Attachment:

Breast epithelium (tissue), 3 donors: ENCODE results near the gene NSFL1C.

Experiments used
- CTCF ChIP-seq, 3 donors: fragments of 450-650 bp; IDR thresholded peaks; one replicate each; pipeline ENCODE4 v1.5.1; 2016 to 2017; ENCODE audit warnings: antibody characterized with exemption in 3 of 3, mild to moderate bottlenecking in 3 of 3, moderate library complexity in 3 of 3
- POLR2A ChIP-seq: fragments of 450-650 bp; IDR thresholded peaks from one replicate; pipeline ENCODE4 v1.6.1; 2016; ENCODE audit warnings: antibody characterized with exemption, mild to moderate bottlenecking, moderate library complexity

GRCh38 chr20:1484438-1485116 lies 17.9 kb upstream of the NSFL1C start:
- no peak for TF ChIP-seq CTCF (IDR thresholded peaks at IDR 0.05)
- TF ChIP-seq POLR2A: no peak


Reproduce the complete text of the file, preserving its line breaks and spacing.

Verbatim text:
Breast epithelium (tissue), 3 donors: ENCODE results near the gene NSFL1C.

Experiments used
- CTCF ChIP-seq, 3 donors: fragments of 450-650 bp; IDR thresholded peaks; one replicate each; pipeline ENCODE4 v1.5.1; 2016 to 2017; ENCODE audit warnings: antibody characterized with exemption in 3 of 3, mild to moderate bottlenecking in 3 of 3, moderate library complexity in 3 of 3
- POLR2A ChIP-seq: fragments of 450-650 bp; IDR thresholded peaks from one replicate; pipeline ENCODE4 v1.6.1; 2016; ENCODE audit warnings: antibody characterized with exemption, mild to moderate bottlenecking, moderate library complexity

GRCh38 chr20:1484438-1485116 lies 17.9 kb upstream of the NSFL1C start:
- no peak for TF ChIP-seq CTCF (IDR thresholded peaks at IDR 0.05)
- TF ChIP-seq POLR2A: no peak